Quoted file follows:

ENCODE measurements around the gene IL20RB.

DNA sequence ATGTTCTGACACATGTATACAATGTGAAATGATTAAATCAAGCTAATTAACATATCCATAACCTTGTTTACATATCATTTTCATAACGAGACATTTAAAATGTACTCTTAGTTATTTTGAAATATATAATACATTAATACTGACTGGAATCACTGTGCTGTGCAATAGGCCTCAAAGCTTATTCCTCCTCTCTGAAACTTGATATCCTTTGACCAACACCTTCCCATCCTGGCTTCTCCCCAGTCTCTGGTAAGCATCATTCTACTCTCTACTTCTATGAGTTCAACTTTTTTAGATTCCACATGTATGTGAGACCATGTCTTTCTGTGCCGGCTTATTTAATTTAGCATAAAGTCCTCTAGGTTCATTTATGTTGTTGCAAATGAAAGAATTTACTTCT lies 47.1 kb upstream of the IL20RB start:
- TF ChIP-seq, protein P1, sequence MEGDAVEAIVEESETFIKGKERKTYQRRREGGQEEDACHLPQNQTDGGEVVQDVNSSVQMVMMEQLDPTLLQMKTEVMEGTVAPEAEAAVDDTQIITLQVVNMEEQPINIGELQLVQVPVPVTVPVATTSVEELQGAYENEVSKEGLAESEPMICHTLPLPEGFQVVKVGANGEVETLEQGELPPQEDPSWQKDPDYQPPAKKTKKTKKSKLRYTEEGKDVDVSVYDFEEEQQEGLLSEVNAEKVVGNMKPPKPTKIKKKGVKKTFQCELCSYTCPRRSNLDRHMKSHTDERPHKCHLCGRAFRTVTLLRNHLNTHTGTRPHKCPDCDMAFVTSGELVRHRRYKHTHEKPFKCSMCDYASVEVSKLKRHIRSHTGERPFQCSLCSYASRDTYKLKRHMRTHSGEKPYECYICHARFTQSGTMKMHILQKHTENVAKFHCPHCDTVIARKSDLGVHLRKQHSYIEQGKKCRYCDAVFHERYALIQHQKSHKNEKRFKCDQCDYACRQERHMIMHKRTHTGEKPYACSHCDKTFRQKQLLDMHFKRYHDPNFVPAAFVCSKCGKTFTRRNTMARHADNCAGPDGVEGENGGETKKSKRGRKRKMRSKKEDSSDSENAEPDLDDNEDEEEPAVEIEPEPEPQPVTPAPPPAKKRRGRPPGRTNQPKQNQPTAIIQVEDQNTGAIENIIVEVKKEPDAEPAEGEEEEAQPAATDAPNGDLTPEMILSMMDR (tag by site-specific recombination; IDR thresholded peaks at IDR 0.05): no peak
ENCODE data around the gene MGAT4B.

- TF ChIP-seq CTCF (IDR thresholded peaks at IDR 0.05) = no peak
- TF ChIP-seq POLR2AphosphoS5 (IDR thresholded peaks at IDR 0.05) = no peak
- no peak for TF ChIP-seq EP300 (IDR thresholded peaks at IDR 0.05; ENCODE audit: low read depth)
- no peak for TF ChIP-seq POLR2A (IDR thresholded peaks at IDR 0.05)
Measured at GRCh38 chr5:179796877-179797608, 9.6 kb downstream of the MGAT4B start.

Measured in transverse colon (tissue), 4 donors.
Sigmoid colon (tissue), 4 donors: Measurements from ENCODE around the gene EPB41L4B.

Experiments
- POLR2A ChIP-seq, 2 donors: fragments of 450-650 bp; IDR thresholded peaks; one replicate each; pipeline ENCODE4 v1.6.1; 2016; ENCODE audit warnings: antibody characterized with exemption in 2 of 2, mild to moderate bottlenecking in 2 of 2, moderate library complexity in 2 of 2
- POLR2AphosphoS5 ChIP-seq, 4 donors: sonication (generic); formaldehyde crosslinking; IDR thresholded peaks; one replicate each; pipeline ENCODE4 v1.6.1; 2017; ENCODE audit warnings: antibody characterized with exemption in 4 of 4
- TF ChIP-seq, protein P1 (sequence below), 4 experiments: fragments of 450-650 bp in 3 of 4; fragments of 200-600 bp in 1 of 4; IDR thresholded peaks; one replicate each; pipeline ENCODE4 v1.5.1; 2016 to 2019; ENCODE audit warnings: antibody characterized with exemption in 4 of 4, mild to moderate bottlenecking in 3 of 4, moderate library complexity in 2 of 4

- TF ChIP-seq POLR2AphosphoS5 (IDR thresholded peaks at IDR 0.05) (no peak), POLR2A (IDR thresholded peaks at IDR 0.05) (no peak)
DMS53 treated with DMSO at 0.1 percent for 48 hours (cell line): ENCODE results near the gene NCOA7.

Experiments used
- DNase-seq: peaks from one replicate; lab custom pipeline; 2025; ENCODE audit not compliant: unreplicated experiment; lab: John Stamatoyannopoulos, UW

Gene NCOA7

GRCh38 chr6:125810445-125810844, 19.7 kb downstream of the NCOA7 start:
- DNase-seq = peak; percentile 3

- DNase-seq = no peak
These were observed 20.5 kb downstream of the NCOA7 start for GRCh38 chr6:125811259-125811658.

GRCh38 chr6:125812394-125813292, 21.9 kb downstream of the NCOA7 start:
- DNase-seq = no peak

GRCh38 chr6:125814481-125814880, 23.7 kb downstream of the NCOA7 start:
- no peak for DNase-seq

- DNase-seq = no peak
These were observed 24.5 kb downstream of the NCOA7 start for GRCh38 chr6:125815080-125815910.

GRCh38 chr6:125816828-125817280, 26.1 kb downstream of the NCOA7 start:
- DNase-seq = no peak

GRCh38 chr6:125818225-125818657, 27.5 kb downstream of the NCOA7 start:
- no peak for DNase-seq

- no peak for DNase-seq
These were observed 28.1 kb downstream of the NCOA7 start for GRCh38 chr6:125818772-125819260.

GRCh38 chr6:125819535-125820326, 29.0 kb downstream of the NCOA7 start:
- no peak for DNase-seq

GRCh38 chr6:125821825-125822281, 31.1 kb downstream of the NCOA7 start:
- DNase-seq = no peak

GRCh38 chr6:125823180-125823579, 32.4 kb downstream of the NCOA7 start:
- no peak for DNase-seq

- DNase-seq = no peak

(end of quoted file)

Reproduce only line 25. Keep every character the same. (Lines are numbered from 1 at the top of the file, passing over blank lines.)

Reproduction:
GRCh38 chr6:125812394-125813292, 21.9 kb downstream of the NCOA7 start: